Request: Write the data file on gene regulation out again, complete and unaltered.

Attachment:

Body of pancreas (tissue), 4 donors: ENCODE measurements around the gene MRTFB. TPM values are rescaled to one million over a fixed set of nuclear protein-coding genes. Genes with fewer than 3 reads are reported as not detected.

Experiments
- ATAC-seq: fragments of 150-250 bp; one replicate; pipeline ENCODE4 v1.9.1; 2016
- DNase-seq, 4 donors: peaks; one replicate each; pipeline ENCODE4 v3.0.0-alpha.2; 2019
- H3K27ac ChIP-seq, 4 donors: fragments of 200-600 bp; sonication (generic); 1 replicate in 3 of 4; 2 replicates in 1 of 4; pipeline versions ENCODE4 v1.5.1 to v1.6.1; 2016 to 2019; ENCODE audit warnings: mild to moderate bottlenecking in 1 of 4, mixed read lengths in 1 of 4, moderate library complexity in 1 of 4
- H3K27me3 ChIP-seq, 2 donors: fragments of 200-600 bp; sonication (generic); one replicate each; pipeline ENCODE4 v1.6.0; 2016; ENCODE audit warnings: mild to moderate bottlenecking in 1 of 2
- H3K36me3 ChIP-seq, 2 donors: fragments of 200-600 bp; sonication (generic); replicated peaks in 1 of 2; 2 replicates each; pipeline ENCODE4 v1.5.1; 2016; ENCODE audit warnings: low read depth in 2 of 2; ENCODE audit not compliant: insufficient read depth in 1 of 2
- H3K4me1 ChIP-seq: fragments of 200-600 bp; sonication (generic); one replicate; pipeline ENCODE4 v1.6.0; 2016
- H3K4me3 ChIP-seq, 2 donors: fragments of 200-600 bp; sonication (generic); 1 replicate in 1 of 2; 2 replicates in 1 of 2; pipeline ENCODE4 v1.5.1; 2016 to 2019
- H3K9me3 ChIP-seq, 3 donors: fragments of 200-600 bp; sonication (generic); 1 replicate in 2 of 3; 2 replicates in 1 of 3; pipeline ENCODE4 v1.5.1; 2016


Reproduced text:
Body of pancreas (tissue), 4 donors: ENCODE measurements around the gene MRTFB. TPM values are rescaled to one million over a fixed set of nuclear protein-coding genes. Genes with fewer than 3 reads are reported as not detected.

Experiments
- ATAC-seq: fragments of 150-250 bp; one replicate; pipeline ENCODE4 v1.9.1; 2016
- DNase-seq, 4 donors: peaks; one replicate each; pipeline ENCODE4 v3.0.0-alpha.2; 2019
- H3K27ac ChIP-seq, 4 donors: fragments of 200-600 bp; sonication (generic); 1 replicate in 3 of 4; 2 replicates in 1 of 4; pipeline versions ENCODE4 v1.5.1 to v1.6.1; 2016 to 2019; ENCODE audit warnings: mild to moderate bottlenecking in 1 of 4, mixed read lengths in 1 of 4, moderate library complexity in 1 of 4
- H3K27me3 ChIP-seq, 2 donors: fragments of 200-600 bp; sonication (generic); one replicate each; pipeline ENCODE4 v1.6.0; 2016; ENCODE audit warnings: mild to moderate bottlenecking in 1 of 2
- H3K36me3 ChIP-seq, 2 donors: fragments of 200-600 bp; sonication (generic); replicated peaks in 1 of 2; 2 replicates each; pipeline ENCODE4 v1.5.1; 2016; ENCODE audit warnings: low read depth in 2 of 2; ENCODE audit not compliant: insufficient read depth in 1 of 2
- H3K4me1 ChIP-seq: fragments of 200-600 bp; sonication (generic); one replicate; pipeline ENCODE4 v1.6.0; 2016
- H3K4me3 ChIP-seq, 2 donors: fragments of 200-600 bp; sonication (generic); 1 replicate in 1 of 2; 2 replicates in 1 of 2; pipeline ENCODE4 v1.5.1; 2016 to 2019
- H3K9me3 ChIP-seq, 3 donors: fragments of 200-600 bp; sonication (generic); 1 replicate in 2 of 3; 2 replicates in 1 of 3; pipeline ENCODE4 v1.5.1; 2016